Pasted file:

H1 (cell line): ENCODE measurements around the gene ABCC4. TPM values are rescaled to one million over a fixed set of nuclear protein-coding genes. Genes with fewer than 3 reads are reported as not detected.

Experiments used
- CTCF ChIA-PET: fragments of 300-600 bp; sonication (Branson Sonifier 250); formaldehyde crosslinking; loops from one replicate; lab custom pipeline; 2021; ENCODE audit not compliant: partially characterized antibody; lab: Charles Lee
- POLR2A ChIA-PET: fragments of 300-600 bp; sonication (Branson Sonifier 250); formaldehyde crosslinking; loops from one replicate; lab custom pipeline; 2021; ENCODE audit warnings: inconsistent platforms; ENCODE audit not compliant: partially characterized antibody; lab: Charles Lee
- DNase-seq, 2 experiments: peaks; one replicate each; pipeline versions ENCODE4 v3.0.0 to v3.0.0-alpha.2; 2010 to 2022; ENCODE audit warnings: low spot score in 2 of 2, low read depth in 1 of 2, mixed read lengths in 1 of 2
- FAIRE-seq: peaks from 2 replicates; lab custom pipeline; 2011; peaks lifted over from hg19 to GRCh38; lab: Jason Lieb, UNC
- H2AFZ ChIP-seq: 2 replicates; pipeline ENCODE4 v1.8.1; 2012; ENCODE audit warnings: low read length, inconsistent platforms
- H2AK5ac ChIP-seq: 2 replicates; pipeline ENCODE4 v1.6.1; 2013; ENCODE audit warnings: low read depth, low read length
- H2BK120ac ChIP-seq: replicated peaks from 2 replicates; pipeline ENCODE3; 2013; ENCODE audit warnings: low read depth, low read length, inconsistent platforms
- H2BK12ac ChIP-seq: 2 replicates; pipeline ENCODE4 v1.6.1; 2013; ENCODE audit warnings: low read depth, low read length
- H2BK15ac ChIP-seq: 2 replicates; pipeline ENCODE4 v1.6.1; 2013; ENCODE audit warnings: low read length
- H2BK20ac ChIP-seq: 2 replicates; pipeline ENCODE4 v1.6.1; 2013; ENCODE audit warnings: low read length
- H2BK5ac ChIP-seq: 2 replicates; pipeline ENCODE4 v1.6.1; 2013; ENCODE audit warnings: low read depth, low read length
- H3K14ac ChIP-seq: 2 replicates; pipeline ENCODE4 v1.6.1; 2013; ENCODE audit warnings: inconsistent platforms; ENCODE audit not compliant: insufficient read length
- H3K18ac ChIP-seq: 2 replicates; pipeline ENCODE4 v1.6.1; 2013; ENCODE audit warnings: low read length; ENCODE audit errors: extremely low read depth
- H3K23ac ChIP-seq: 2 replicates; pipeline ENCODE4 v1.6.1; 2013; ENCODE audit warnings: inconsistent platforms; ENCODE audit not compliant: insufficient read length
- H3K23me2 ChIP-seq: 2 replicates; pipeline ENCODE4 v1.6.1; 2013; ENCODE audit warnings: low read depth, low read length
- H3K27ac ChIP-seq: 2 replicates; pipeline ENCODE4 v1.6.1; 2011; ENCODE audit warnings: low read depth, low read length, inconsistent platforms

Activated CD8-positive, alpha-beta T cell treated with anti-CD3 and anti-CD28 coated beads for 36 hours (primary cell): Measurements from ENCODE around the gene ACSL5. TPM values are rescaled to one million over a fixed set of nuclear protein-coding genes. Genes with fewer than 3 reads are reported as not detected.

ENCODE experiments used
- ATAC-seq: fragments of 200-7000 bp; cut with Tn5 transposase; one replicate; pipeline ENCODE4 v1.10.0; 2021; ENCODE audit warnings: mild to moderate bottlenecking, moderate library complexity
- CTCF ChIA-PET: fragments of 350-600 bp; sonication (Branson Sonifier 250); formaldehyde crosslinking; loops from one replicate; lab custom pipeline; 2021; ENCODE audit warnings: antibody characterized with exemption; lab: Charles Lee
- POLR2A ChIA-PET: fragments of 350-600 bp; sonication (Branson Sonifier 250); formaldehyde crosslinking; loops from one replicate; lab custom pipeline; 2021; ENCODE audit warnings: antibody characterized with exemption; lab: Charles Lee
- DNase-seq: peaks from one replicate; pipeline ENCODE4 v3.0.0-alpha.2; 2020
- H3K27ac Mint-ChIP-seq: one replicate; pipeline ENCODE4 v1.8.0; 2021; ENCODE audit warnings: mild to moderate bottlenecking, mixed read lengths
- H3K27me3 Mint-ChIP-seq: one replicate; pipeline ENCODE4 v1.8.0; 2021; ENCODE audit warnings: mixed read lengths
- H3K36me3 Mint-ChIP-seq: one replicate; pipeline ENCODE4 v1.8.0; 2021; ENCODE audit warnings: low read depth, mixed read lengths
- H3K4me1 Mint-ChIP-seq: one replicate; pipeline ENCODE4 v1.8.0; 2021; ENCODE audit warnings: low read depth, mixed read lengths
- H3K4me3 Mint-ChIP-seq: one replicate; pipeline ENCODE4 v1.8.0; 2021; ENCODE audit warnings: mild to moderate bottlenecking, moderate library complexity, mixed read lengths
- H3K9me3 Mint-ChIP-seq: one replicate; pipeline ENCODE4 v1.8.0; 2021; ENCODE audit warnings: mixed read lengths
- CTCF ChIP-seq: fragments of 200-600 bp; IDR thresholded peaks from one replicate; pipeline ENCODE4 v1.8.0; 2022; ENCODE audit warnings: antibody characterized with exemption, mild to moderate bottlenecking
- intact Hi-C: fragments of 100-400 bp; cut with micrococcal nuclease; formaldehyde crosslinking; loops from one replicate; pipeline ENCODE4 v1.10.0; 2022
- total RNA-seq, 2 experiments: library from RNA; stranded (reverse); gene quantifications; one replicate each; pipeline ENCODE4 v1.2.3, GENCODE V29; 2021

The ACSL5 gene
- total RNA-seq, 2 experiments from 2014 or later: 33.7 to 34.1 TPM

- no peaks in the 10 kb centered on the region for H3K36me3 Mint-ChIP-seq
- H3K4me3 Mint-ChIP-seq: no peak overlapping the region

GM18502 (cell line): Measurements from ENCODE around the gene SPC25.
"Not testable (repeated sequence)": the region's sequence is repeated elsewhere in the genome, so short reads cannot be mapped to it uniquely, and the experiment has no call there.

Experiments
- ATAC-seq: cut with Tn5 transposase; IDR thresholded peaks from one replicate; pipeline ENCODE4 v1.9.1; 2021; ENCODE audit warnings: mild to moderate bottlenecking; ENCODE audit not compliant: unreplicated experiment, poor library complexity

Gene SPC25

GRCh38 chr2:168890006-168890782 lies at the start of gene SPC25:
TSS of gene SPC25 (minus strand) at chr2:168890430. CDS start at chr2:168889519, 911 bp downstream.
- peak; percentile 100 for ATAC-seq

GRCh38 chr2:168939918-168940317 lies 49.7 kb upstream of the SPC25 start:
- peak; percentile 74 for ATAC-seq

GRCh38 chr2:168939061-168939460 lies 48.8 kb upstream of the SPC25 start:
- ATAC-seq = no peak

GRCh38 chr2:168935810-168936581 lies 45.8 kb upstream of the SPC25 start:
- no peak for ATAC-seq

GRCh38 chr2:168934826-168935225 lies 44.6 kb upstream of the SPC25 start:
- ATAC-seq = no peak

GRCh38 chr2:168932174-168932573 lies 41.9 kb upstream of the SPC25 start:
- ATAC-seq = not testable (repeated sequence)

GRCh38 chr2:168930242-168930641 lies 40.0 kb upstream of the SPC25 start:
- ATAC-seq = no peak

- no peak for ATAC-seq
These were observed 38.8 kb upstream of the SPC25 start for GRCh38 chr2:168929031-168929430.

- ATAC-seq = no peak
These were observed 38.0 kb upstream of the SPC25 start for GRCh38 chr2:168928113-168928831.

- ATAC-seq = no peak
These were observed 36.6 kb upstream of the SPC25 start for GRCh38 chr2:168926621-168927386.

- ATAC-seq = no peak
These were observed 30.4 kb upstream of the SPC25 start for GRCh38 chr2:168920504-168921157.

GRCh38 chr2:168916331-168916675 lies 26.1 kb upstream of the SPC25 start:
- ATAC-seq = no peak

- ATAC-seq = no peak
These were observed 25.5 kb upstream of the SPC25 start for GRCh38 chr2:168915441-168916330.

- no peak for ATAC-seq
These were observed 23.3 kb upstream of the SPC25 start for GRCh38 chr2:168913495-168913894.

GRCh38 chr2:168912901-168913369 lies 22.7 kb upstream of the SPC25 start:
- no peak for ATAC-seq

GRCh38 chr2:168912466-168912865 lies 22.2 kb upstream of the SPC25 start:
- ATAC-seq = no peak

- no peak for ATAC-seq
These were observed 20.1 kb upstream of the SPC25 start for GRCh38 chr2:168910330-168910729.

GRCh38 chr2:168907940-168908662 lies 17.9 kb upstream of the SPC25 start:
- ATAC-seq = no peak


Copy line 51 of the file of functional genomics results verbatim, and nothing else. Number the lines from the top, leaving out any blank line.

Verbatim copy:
- no peak for ATAC-seq